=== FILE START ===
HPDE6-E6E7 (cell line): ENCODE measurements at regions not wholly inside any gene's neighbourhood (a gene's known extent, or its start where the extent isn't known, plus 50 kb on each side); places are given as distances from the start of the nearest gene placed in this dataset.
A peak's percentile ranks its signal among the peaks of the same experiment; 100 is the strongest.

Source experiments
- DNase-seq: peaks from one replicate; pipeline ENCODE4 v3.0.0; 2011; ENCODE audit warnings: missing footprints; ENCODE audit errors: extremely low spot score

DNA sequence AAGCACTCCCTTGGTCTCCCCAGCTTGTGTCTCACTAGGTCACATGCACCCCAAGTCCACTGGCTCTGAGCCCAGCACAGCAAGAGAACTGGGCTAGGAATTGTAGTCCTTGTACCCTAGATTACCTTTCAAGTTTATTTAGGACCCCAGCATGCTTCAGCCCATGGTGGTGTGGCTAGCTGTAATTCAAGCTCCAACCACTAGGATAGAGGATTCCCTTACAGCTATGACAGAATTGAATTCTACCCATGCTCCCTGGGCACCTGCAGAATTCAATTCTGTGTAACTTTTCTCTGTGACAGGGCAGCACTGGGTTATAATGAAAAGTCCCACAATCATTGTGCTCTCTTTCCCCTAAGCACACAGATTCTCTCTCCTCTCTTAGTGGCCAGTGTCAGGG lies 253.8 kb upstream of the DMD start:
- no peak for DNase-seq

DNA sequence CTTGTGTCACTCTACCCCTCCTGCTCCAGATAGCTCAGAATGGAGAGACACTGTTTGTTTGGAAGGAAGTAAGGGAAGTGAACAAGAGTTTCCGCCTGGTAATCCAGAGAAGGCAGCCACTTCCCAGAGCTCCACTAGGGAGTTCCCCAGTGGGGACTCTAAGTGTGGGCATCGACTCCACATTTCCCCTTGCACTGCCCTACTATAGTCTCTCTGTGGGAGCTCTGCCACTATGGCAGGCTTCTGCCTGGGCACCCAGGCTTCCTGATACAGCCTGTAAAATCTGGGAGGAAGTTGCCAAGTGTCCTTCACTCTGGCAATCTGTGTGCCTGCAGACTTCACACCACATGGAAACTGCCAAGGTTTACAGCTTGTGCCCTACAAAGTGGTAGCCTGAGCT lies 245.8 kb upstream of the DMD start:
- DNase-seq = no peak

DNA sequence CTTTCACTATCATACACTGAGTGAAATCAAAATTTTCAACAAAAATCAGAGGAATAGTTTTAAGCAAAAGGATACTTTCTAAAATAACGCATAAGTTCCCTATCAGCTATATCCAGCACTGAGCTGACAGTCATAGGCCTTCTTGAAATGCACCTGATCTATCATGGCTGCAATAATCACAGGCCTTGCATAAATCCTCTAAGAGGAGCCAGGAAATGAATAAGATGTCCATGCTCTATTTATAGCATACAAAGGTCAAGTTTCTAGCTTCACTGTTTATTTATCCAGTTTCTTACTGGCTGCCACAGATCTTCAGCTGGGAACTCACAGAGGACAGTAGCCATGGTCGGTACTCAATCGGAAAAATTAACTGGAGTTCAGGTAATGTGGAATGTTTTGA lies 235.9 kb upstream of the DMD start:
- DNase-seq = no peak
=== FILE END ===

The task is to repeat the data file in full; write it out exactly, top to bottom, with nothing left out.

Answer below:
HPDE6-E6E7 (cell line): ENCODE measurements at regions not wholly inside any gene's neighbourhood (a gene's known extent, or its start where the extent isn't known, plus 50 kb on each side); places are given as distances from the start of the nearest gene placed in this dataset.
A peak's percentile ranks its signal among the peaks of the same experiment; 100 is the strongest.

Source experiments
- DNase-seq: peaks from one replicate; pipeline ENCODE4 v3.0.0; 2011; ENCODE audit warnings: missing footprints; ENCODE audit errors: extremely low spot score

DNA sequence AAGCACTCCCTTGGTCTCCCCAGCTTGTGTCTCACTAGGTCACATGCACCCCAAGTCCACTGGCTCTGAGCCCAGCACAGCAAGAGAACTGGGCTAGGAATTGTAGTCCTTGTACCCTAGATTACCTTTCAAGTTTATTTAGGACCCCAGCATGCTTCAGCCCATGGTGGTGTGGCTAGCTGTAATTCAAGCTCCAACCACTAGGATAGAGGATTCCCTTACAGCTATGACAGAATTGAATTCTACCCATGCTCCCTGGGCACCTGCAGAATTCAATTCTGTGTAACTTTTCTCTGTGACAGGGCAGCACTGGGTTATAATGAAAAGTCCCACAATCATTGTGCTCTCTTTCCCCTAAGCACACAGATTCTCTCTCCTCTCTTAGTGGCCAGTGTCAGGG lies 253.8 kb upstream of the DMD start:
- no peak for DNase-seq

DNA sequence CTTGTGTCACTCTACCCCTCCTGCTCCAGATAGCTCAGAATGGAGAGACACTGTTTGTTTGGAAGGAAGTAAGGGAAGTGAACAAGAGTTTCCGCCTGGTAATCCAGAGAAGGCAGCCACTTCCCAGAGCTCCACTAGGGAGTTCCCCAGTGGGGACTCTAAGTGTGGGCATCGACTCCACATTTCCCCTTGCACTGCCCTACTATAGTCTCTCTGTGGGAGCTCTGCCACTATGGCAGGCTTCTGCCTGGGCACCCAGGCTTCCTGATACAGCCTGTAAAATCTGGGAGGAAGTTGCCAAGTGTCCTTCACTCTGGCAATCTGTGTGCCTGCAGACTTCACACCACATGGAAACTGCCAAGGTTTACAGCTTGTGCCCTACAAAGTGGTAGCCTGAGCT lies 245.8 kb upstream of the DMD start:
- DNase-seq = no peak

DNA sequence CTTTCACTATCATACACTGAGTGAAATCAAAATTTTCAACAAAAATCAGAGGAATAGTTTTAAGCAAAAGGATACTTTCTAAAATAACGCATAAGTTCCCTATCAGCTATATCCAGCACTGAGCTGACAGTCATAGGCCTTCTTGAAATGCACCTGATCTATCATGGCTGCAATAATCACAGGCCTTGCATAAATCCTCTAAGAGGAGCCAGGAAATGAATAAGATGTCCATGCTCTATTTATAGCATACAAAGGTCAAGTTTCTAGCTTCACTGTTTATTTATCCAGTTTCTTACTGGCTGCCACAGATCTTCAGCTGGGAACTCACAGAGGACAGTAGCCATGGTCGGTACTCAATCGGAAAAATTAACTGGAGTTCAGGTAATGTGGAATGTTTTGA lies 235.9 kb upstream of the DMD start:
- DNase-seq = no peak